1971: Awarded The Cole Porter Fellowship to USC where he earned his Masters Degree in Photography. 
1973: Joined Robert Abel and Associates, the pioneer TV commercial graphics/special effects studio, where he served six years as art director/director, He won four Clio awards for his work on the 7UP Bubbles, 7UP Uncola and Levi’s Trademark commercials. He directed promotional films and network graphics for ABC, CBS, and NBC and designed new theatrical logos for CBS and Columbia Pictures. While at the Abel Studio Richard worked for Paramount Pictures on Star Trek: The Motion Picture, where he supervised the storyboarding of the film and designed and supervised the building of the miniatures including The Enterprise. 
1980: Becomes the Creative Director at Information International Inc. (III) was one of the first companies to create computer-generated images for film and television. While at III Richard designed and directed the special effects for Looker, a Michael Crichton feature and became the co-effects director of the innovative special effects and computer-generated images for Walt Disney’s Tron, the film that introduced the world to computer simulation. 
1987: Moved to Apogee Production Inc. where he launched the internationally acclaimed 7UP Spot campaign. The 7UP commercial Baseball won the CLIO for Best Live Action/Animation Combination and the spots Teacher Lounge and Christmas both won Best Director at the International Monitor Awards. 
1992: Joined with director David Dryer to form Dryer/Taylor Productions, where he directed campaigns for Duracell, McDonalds, Warner Bros., and Disney. Richard won three Clio’s, two Hugo’s and two Mobius Awards while at Dryer/Taylor.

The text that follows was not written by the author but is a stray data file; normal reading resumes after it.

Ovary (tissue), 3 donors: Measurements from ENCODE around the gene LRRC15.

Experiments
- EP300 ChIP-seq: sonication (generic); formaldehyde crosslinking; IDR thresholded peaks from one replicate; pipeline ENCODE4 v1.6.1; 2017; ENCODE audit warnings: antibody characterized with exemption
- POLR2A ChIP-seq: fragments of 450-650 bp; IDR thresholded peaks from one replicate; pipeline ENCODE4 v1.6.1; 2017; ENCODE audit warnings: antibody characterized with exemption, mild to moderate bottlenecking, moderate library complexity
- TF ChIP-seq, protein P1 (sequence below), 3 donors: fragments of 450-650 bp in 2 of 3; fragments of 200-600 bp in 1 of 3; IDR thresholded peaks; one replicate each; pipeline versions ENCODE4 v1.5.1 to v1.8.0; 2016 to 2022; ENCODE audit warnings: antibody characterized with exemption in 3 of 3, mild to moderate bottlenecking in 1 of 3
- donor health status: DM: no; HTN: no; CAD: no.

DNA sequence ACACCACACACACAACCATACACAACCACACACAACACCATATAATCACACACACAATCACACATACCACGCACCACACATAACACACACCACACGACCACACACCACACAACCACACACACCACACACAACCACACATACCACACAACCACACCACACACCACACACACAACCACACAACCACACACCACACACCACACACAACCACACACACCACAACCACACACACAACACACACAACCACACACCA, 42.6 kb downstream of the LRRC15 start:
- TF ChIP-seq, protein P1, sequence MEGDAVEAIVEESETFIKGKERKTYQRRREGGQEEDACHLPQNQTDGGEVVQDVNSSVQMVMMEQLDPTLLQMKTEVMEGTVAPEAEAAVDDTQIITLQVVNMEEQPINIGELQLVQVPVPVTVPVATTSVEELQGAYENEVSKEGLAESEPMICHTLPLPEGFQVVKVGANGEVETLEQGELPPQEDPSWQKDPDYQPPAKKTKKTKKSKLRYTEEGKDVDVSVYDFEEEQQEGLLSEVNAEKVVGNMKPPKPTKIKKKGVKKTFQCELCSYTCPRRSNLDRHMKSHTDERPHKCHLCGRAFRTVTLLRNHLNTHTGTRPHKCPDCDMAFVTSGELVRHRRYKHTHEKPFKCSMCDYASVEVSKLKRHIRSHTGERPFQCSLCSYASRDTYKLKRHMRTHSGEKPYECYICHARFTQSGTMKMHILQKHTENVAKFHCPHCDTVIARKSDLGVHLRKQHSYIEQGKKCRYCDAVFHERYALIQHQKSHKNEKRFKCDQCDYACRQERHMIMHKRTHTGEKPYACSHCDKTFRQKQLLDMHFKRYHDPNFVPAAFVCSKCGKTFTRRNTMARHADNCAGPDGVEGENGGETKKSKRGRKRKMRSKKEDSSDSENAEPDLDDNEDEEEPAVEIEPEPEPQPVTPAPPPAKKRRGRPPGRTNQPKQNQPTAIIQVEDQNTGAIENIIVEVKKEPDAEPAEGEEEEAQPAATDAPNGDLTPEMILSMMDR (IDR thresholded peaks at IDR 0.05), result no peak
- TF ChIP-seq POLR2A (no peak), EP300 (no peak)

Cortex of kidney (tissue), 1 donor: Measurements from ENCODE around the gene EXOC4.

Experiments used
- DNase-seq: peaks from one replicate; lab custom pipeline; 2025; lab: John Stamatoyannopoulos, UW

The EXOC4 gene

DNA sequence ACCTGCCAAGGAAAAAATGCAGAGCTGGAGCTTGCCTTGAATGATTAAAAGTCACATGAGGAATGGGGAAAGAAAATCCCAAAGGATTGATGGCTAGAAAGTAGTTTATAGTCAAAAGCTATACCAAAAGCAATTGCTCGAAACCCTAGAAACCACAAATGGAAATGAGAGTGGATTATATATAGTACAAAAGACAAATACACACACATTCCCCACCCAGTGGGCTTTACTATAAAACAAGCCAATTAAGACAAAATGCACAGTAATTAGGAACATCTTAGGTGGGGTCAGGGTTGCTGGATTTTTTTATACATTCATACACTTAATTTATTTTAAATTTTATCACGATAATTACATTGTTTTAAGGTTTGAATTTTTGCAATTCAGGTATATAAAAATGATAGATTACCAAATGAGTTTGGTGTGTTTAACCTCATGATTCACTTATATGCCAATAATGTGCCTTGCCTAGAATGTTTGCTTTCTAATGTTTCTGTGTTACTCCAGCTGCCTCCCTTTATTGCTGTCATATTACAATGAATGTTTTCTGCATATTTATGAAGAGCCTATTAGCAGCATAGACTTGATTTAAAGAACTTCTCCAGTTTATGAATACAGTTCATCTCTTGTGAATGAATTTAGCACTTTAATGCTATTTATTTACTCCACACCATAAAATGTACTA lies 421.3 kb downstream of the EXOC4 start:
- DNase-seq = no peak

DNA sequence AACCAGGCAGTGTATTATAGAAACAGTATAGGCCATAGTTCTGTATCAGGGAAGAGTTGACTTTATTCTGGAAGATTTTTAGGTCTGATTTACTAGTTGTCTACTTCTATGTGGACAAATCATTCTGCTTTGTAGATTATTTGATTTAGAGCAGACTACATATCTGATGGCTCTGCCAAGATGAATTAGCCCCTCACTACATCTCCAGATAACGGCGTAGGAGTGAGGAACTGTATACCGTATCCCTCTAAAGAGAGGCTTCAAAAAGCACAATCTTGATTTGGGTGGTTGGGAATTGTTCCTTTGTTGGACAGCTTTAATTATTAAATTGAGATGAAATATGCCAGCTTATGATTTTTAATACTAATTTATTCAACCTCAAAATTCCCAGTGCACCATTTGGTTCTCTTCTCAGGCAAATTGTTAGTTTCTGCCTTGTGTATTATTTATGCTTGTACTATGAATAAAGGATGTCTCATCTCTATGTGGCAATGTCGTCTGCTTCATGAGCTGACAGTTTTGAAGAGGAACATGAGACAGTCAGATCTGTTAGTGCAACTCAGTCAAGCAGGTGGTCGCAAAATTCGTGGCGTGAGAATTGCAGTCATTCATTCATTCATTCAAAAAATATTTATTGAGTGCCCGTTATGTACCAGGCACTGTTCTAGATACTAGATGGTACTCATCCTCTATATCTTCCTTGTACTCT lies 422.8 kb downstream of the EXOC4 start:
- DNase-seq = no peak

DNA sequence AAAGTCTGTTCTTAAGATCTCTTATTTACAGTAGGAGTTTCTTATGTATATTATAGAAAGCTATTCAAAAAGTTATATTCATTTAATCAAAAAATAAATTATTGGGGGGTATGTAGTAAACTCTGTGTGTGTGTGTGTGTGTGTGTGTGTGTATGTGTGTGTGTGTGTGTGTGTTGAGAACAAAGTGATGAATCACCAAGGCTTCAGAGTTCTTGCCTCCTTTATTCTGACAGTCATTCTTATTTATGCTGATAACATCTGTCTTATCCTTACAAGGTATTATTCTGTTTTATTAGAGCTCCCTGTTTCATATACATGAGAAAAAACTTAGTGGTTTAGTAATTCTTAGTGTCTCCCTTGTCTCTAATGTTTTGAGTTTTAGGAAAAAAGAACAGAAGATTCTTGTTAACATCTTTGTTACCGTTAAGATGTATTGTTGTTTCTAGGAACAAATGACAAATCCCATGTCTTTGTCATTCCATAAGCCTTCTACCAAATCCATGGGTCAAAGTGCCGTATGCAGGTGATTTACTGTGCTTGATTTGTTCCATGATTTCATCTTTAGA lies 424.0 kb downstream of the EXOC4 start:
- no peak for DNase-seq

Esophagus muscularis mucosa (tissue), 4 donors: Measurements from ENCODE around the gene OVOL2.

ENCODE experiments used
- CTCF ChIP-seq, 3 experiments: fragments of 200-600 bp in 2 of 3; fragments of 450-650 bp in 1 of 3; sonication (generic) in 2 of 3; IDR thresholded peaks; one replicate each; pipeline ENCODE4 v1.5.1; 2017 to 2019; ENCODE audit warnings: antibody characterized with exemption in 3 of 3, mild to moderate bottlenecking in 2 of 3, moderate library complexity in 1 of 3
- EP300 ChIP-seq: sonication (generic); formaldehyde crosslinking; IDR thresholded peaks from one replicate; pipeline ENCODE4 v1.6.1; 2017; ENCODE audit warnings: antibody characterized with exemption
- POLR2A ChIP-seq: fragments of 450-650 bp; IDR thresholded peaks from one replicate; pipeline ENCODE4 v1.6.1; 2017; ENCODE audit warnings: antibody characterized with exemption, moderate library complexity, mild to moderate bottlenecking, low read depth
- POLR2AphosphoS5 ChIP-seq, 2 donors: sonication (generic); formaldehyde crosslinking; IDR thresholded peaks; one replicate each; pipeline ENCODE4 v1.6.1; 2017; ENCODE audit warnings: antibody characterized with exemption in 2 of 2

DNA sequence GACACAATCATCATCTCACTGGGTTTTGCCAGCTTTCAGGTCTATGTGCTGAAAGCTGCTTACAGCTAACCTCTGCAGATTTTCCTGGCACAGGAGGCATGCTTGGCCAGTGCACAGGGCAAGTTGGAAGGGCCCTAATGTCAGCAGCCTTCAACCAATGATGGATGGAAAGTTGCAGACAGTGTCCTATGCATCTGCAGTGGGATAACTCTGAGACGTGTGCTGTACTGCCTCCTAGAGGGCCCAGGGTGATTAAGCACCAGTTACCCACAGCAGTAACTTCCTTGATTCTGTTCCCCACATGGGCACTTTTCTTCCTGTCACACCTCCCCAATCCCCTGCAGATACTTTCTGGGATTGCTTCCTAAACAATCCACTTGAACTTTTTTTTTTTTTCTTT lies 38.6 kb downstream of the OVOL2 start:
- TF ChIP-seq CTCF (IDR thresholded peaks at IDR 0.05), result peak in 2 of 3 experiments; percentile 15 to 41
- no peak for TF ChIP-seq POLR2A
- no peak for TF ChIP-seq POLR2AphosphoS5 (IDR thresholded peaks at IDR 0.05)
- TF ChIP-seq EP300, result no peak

1998 - 2000: Richard directed for Rhythm & Hues Commercial Division expanding his clientele to include Disney Cruise Lines, UPS, Honda, Bud Light, Intel, Norwegian Cruise Lines, and Census 2000. 
2002: Moved into the gaming industry. Initially he became Cinematic Director for Microsoft Gaming Studios. While there he designed and directed the cinematic sequences and the marketing trailers for Top Spin, Amped 2 and Links 
2003: Becomes the Cinematic Director at Electronic Arts Los Angeles where he directed the cinematic sequences for Lord of the Rings: Battle for Middle Earth, Lord of the Rings: Battle for Middle Earth II, Command & Conquer 3: Tiberium Wars, Kane’s Wrath and Command & Conquer, Red Alert 3 and Red Alert 3 Uprising. He was nominated four times by the Academy of Interactive Media and The Visual Effects Society for Best Cinematics in a Video Game. Command & Conquer 3 won Strategy Game of the Year in 2008. 
2008: Richard was awarded an Honorary Doctorate from the Academy of Art University of San Francisco. 
2009 – 2019: Richard has worked freelance through his own company XLNT FX Inc. He has designed and directed multiple projects at Yu+Co including trailers for the Ubisoft games Teenage Mutant Ninja Turtles Smashup and Call of Juarez, the Cartel. He designed and directed 3D projects including the end title sequence for Shrek 4 and a new logo for 3ality. His Turner Classic Movie 31 Days of Oscars won a Gold and Two Silvers in the 2010 BDA Awards. HIs Showtime Energy Logo won the Gold for Logo Design/Network Channel at the BDA awards. 
He has created a diverse range of work for themed entertainment, VR and special venues including a commission for the Bradley International Terminal at LAX. He recently finished an extensive animation piece for the Gurdjieff Foundation.
Richard has been a member of the DGA (Directors Guild of America) for 34 years. He has been the Vice-Chair of the VES (Visual Effects Society) In 2014 he became an Honorary Fellow of the VES. Presently Richard is Co-Creator and Creative Director of TruVue a a new 3D VR format using hi-resolution LED to create photo-real imaging for theater, gaming and themed entertainment venues. 
Find more information about Richard W Taylor II here: http://